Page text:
The man who crushed the Keystone XL pipeline – Boston.com

Posted by Trish Riley, January 27, 2012

On November 6, 2011, Bill McKibben arrived at Washington, D.C.’s, Lafayette Park to protest the proposed Keystone XL pipeline, designed to carry oil 1,700 miles from Alberta, Canada, to refineries on the Gulf of Mexico. McKibben, a Vermont writer and environmentalist, had been one of 1,252 people arrested in front of the White House in August and September, protesting the same pipeline. He’d spent two nights in the district’s Central Cell Block, and now was back with thousands more people and a bold new plan.

“We can’t literally occupy the White House,” McKibben had told his fellow protesters, “so the next best thing is to surround it.” And that’s what they would do, encircle the White House in a “giant hug” to remind President Obama of his campaign promise to “end the tyranny of oil.” McKibben wasn’t sure how many people he would need to “hug” the White House, though, and was worried that he wouldn’t have enough.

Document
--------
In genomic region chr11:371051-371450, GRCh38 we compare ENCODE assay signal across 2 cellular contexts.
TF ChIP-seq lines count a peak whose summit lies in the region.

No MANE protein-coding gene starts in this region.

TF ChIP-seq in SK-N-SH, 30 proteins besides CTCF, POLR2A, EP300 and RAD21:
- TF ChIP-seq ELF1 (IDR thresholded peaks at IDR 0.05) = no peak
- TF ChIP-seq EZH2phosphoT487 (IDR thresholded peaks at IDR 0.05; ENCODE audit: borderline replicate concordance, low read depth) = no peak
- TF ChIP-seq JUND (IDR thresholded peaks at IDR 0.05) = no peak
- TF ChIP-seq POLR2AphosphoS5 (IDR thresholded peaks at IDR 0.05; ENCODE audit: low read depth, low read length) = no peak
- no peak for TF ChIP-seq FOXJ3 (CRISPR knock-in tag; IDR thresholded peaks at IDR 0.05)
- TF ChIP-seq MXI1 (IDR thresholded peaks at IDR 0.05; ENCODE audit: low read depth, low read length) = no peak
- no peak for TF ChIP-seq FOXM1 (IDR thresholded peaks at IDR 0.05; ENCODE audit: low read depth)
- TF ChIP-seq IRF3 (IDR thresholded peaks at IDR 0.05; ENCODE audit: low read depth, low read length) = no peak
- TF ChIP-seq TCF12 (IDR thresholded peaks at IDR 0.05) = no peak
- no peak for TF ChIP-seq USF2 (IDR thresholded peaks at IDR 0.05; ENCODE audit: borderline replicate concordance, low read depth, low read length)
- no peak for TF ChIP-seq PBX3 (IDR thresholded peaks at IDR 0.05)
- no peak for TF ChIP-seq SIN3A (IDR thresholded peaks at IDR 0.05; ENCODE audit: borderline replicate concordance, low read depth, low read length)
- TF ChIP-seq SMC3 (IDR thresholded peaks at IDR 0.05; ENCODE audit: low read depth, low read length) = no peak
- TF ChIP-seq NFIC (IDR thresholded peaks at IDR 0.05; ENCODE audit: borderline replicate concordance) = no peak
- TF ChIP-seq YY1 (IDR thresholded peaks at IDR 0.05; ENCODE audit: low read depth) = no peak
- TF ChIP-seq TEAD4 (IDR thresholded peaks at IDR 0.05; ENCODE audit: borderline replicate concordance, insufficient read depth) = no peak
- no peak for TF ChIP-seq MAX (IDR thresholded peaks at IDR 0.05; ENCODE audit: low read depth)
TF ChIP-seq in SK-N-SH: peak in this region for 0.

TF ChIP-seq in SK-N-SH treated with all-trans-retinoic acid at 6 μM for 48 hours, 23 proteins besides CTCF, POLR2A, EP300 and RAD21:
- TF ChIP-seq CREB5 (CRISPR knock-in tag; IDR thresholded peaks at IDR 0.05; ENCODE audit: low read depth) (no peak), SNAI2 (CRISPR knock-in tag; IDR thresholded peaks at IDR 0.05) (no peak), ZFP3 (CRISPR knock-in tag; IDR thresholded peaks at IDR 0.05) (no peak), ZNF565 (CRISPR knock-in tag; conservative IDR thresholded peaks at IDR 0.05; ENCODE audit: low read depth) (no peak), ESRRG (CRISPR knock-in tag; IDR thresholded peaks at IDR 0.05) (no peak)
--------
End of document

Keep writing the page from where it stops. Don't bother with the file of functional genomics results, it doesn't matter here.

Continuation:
via The man who crushed the Keystone XL pipeline – Boston.com.